Made up of Canadian vocalist Ricky Ducati and US producer Donnie Sloan, Midnight to Monaco are the dreamy duo serving up summer vibes to cure your winter blues.
The band came together after Ducati introduced himself to Sloan on social media. The LA-based Donnie was quickly making a name for himself as the producer of the moment, having had a hand in major tracks like Empire of the Sun’s “Walking On A Dream”.
The duo have recently released the harmonic feel-good anthem “One Way Ticket”, assisted by striking visuals from director Nicholas Randall. The video was inspired by in-studio performances and pays homage to classic lifestyle videos from the 60s and 70s.
We took a moment to get caught up in Midnight to Monaco’s musical magic.
Where does your name Midnight To Monaco come from?
The original name of the band was “Monaco” Not sure how the name came up, I remember we had floated with a few ideas and that one sort of stood out. We really loved the sound of it and the art associated with the Monaco racing posters from the 1930’s so we stuck with that until we found out the name was taken by Peter Hook’s (New order) side project. We tried out a few different titles and Midnight to Monaco came up, which sounded like some kind of novel or film which worked well with the concept we had been building.
How did you meet and when did you start working together?
I (Ricky) was a fan of Donnie’s work on the Empire of the Sun album, and so I decided to seek him out, which happened to be on myspace. He liked my voice and a few months later I came out to london to try some stuff out. Afterwards we worked together on and off for a few years and it was only until last year we decided to take the project more seriously.
What’s your writing process like?
Our writing process can be a little chaotic, rarely do we sit down together and craft out a song, although it has happened a couple times. Sometimes Donnie will have a large portion a song written and i’ll come in at the end, or i’ll write a large portion of the melody and Donnie will work on the music/production. We are extremely selective of our sounds and production and we both really have to like something for us to begin work on it. Our process can be quite unrelenting, but when we’re finished something it is undoubtably rewarding.
Was your sound immediate or did it come as the result of a lot of trial and error?
It definitely took some time to find our sound, we share a lot of music tastes whether it be classic songs from the 50’s-70s or early 2000’s french house but we also desire a touch of progression. The problem was we’re using the same synths and guitars and it just wasn’t that exciting anymore. I think some of our earliest demos had elements of using my vocals but it didn’t fully click until we put together Suicide and it was a very enlightening moment, where we knew what the sound was from that point on. That being said our sound is evolving quite a bit still and I don’t see it ever being a static thing, although when you hear it, you’ll still know it’s us.
“Our sound is evolving quite a bit still and I don’t see it ever being a static thing, although when you hear it, you’ll still know it’s us.”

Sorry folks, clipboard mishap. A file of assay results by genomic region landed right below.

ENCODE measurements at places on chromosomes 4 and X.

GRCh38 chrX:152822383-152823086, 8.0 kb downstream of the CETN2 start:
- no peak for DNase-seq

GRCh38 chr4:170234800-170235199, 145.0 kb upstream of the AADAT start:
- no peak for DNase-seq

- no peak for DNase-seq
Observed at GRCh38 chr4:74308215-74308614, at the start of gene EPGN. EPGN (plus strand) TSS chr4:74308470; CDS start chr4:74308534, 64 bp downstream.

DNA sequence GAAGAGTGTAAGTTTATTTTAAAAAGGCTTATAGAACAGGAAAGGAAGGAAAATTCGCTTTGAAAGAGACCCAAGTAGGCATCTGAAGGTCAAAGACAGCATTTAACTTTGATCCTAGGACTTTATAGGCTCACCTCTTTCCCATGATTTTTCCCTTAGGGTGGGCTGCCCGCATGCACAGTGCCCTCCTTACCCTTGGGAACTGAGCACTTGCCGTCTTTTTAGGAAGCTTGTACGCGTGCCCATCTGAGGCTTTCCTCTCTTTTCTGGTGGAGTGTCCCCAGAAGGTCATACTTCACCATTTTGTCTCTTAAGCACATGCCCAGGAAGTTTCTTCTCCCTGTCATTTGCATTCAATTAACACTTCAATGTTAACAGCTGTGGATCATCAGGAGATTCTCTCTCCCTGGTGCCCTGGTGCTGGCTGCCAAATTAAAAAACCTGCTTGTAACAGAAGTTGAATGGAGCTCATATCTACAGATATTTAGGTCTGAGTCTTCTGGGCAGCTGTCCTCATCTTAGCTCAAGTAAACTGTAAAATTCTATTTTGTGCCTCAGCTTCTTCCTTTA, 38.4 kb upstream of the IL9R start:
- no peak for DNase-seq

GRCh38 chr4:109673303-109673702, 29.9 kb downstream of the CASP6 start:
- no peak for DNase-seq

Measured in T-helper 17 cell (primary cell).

Tell us about “One Way Ticket”!
One way ticket was a track that had been around since our time in London, Donnie had written the music for Empire of the Sun and for some reason it wasn’t working so we decided to take it on. The instrumentation for the original was synths, bass and acoustic guitars. We erased all of that and replaced it with the Doo Wop elements. We even had Matt Jardine, son of The Beach Boys’ Al Jardine, to come and lay down some of the high parts. Matt sounds like Brian in his prime! He’s amazing.
How do you feel aesthetics come into Midnight To Monaco? Are they something you think about when creating work?
Midnight to Monaco has always been more than a music project for us. It has been a vehicle for us to express our imagination in whatever form we choose. We talk about our images and video content as much as the music because we are building an identity and I think in today’s world it is very valuable to wear many hats and to be conscious of all facets of your content.
How does LA influence your sound?
Some of our music references 60’s and 70’s California movements, but the last few years in LA they’ve played a lot of hip hop on pop radio and I think some of that influence has creeped into our song writing as of late. LA tends to be a bit laid back, perhaps we need to spend a few months writing on the east coast and see if that has an effect.
Who and what do you look to for influence?
We have a huge range of influences and it’s not just music. It can be photography, architecture, film or design. Musically, I grew up listening to classic rock and metal, 70s folk and psych, yacht rock etc. Donnie is more into disco, boogie, soul, funk, fusion italo, hip hop and also yacht rock. We have similar interests in 50s/60s Doo Wop, house music along with classic and current pop music. We’re into a lot of artists really. From classics like Fleetwood Mac, Herbie Hancock, Klein and MBO, The Beach Boys, The Four Freshman, James Brown, Evelyn “Champagne” King, AC/DC, Doobie Brothers, Mamas and the Papas, Larry Levan edits, to more current artists like Daft Punk, The Weeknd, Post Malone and PARTYNEXTDOOR.
What have you got coming up?
We’ve got plans to release another song or two early next year and then continue with a series of single releases. We are putting together a live show and will have more information soon.